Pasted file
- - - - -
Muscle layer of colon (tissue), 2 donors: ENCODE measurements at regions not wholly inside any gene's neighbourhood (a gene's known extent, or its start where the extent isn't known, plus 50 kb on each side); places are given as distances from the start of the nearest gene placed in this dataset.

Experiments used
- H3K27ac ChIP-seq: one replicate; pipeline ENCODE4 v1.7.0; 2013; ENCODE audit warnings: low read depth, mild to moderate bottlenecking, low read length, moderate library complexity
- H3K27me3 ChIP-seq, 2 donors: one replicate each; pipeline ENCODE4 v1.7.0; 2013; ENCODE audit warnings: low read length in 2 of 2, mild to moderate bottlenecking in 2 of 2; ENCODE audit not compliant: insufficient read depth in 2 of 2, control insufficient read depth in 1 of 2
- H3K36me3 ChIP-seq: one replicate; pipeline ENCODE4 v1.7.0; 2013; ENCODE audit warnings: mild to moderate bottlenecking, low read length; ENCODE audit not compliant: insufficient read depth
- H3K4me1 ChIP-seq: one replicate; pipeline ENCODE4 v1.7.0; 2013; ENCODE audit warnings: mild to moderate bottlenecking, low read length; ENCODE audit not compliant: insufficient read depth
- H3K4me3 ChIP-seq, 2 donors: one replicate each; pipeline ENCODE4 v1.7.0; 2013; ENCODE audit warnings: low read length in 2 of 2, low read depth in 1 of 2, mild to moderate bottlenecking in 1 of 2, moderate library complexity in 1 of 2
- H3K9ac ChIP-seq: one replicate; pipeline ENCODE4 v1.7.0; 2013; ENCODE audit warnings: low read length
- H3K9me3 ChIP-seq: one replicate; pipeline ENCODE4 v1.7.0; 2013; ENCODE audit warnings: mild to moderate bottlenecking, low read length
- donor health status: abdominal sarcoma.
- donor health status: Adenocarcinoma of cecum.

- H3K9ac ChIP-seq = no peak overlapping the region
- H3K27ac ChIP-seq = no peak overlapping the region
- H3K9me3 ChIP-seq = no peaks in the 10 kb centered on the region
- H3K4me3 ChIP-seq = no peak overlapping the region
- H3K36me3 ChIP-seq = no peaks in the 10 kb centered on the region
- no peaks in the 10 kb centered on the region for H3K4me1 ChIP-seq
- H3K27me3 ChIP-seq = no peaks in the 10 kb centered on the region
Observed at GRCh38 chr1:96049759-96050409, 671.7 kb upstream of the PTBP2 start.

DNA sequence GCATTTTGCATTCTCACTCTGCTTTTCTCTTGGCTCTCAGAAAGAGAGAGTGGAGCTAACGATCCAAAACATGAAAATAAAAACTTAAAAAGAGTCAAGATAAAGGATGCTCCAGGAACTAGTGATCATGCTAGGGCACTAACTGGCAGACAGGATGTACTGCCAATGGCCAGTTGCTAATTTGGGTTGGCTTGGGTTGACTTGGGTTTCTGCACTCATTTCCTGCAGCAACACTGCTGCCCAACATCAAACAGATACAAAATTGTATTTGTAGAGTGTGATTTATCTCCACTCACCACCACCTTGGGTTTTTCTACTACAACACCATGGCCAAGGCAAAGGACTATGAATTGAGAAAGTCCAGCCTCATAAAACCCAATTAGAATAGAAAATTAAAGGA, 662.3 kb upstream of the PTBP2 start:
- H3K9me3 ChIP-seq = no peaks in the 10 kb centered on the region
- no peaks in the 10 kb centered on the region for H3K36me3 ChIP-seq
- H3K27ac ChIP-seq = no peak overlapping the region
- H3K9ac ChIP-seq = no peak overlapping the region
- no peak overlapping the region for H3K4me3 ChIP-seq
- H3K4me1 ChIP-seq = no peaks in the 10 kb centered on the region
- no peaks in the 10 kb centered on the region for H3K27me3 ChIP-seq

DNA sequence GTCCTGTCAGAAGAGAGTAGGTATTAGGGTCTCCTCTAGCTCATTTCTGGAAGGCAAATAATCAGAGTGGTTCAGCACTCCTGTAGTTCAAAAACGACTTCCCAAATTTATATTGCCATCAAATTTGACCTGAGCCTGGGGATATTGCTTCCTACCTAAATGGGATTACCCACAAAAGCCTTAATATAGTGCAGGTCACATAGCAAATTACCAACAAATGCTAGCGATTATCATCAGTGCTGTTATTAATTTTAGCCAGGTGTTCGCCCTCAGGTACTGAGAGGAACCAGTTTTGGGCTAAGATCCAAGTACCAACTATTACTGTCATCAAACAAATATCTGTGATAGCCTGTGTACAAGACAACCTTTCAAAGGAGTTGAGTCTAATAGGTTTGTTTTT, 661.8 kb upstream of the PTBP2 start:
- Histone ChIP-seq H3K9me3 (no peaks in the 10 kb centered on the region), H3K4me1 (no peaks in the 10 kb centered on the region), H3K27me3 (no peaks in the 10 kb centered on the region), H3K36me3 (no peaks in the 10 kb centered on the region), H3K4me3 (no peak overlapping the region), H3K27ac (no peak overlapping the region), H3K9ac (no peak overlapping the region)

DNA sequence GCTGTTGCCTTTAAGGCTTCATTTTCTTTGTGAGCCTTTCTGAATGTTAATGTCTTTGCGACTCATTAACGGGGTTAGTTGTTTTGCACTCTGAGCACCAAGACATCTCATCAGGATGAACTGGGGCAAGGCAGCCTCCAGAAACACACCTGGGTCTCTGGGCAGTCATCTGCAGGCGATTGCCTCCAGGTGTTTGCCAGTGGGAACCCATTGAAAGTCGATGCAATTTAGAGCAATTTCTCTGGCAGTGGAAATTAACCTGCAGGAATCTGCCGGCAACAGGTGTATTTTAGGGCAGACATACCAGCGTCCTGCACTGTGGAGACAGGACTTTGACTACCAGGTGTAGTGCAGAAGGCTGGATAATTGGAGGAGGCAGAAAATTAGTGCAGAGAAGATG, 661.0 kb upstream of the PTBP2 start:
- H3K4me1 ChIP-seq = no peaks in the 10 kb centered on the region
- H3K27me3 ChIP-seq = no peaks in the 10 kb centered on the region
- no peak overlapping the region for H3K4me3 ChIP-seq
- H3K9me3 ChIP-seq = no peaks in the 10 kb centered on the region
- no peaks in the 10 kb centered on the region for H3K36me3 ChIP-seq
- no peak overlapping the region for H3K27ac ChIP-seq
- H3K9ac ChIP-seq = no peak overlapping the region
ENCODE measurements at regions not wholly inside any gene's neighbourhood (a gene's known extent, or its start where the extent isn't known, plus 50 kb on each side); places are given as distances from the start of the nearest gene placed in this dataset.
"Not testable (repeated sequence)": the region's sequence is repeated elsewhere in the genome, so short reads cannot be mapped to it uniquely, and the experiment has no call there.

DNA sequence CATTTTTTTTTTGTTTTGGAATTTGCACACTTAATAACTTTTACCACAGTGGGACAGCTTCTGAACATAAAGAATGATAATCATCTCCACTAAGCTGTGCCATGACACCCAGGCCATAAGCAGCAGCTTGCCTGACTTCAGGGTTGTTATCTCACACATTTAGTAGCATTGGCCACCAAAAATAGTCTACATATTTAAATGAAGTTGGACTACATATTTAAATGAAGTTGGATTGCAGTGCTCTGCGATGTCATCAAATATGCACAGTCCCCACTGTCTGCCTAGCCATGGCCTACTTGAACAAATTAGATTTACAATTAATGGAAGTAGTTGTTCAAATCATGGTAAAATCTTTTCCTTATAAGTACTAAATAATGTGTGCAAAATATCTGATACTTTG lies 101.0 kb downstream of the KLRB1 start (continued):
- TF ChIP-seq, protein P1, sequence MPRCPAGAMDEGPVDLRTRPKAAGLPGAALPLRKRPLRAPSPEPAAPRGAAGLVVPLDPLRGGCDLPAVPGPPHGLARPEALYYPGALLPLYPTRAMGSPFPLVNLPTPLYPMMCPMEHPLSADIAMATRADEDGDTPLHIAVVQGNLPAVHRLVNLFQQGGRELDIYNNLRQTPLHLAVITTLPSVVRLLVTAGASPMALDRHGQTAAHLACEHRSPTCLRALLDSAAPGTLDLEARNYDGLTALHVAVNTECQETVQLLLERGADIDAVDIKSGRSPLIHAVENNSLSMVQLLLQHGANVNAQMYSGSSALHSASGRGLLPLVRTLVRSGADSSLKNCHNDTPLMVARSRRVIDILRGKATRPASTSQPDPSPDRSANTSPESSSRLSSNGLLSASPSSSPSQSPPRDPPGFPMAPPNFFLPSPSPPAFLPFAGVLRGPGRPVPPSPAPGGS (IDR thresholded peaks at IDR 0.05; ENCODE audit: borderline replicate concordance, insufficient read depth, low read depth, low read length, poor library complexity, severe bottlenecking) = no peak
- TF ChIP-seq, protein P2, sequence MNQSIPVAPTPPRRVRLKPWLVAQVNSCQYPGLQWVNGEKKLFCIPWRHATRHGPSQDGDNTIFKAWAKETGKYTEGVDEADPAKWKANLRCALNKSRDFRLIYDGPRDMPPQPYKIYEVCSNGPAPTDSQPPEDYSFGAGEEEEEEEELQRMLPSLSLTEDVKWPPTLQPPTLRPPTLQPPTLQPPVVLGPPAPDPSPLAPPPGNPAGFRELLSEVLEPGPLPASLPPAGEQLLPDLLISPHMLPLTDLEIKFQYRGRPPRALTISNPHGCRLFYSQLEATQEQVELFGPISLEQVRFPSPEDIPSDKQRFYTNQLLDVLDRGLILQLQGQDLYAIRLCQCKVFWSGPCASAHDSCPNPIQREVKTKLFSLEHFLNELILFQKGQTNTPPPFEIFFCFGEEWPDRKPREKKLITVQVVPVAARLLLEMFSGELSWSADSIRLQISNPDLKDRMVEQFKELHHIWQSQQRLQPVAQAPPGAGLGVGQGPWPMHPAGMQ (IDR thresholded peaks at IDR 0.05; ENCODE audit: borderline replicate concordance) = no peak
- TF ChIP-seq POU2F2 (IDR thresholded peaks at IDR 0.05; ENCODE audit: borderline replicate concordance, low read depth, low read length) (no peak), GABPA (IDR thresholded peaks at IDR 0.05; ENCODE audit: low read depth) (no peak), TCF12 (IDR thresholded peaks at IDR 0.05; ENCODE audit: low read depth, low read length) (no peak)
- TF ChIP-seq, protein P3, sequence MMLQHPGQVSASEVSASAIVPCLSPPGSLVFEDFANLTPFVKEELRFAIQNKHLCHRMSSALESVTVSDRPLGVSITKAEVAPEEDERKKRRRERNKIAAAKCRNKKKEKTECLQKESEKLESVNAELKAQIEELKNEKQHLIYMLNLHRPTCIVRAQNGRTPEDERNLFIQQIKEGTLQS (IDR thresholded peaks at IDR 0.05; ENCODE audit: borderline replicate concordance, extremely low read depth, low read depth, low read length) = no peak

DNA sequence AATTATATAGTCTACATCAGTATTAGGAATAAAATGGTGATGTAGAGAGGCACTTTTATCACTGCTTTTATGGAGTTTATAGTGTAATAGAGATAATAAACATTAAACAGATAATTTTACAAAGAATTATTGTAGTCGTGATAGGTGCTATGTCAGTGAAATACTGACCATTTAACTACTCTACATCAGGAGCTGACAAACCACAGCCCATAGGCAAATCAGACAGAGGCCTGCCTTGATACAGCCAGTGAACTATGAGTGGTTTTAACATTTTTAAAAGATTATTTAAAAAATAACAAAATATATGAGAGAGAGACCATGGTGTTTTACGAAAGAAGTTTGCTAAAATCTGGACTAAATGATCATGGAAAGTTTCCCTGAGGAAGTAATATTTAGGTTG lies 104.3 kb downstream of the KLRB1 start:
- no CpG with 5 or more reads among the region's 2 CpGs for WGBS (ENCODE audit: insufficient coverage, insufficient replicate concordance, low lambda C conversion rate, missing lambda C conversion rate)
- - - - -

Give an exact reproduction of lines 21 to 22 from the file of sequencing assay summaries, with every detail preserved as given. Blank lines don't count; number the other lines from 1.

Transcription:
- H3K9me3 ChIP-seq = no peaks in the 10 kb centered on the region
- no peaks in the 10 kb centered on the region for H3K36me3 ChIP-seq